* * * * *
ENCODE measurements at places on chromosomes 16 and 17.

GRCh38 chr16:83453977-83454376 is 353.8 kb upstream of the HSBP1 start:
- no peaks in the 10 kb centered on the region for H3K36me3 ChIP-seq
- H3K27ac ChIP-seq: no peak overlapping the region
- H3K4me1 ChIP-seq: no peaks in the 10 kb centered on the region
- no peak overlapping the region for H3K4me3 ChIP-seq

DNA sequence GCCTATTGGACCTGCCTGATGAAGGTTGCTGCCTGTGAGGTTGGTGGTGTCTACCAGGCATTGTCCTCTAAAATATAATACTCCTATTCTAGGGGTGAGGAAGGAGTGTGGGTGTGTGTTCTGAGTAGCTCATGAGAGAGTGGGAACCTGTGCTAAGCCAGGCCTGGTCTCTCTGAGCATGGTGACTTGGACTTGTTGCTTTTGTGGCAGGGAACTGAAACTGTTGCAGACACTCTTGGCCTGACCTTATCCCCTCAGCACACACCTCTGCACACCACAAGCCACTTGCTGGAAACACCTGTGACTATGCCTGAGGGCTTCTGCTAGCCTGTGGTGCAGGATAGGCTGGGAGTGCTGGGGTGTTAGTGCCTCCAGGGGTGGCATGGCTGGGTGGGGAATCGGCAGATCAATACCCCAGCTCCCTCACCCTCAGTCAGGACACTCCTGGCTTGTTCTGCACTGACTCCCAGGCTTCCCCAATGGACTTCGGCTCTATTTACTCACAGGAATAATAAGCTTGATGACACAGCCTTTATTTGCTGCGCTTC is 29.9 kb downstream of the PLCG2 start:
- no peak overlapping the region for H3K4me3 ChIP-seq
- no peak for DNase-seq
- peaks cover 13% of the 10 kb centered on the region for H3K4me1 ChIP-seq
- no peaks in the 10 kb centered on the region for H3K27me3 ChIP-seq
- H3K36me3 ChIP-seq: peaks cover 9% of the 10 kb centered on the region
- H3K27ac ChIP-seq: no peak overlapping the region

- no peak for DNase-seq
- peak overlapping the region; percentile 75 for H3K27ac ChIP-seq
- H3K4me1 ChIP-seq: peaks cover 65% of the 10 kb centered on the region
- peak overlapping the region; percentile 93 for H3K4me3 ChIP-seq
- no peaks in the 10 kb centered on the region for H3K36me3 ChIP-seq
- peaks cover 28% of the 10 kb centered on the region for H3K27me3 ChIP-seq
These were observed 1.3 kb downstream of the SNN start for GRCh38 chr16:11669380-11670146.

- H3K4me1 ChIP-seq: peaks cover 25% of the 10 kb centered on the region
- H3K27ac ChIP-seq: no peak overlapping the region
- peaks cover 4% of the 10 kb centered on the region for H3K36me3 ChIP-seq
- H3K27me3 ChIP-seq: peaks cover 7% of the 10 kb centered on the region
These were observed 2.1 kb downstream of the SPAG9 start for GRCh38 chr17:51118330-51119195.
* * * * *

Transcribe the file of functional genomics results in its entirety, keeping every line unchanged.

ENCODE measurements at places on chromosomes 16 and 17.

GRCh38 chr16:83453977-83454376 is 353.8 kb upstream of the HSBP1 start:
- no peaks in the 10 kb centered on the region for H3K36me3 ChIP-seq
- H3K27ac ChIP-seq: no peak overlapping the region
- H3K4me1 ChIP-seq: no peaks in the 10 kb centered on the region
- no peak overlapping the region for H3K4me3 ChIP-seq

DNA sequence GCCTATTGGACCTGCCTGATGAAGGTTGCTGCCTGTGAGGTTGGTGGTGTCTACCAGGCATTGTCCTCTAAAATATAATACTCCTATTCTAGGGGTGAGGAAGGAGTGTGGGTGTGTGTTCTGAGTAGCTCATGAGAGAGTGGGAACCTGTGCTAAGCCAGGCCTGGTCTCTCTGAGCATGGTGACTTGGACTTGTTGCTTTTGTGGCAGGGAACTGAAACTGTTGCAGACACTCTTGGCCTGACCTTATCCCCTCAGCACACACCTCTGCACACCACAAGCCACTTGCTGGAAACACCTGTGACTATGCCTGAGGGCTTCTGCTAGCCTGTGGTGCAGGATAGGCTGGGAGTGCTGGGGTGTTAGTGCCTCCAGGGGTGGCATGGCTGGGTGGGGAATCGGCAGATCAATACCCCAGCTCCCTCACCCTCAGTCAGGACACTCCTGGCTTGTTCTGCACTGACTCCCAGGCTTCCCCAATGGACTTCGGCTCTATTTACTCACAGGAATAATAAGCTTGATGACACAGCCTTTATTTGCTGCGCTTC is 29.9 kb downstream of the PLCG2 start:
- no peak overlapping the region for H3K4me3 ChIP-seq
- no peak for DNase-seq
- peaks cover 13% of the 10 kb centered on the region for H3K4me1 ChIP-seq
- no peaks in the 10 kb centered on the region for H3K27me3 ChIP-seq
- H3K36me3 ChIP-seq: peaks cover 9% of the 10 kb centered on the region
- H3K27ac ChIP-seq: no peak overlapping the region

- no peak for DNase-seq
- peak overlapping the region; percentile 75 for H3K27ac ChIP-seq
- H3K4me1 ChIP-seq: peaks cover 65% of the 10 kb centered on the region
- peak overlapping the region; percentile 93 for H3K4me3 ChIP-seq
- no peaks in the 10 kb centered on the region for H3K36me3 ChIP-seq
- peaks cover 28% of the 10 kb centered on the region for H3K27me3 ChIP-seq
These were observed 1.3 kb downstream of the SNN start for GRCh38 chr16:11669380-11670146.

- H3K4me1 ChIP-seq: peaks cover 25% of the 10 kb centered on the region
- H3K27ac ChIP-seq: no peak overlapping the region
- peaks cover 4% of the 10 kb centered on the region for H3K36me3 ChIP-seq
- H3K27me3 ChIP-seq: peaks cover 7% of the 10 kb centered on the region
These were observed 2.1 kb downstream of the SPAG9 start for GRCh38 chr17:51118330-51119195.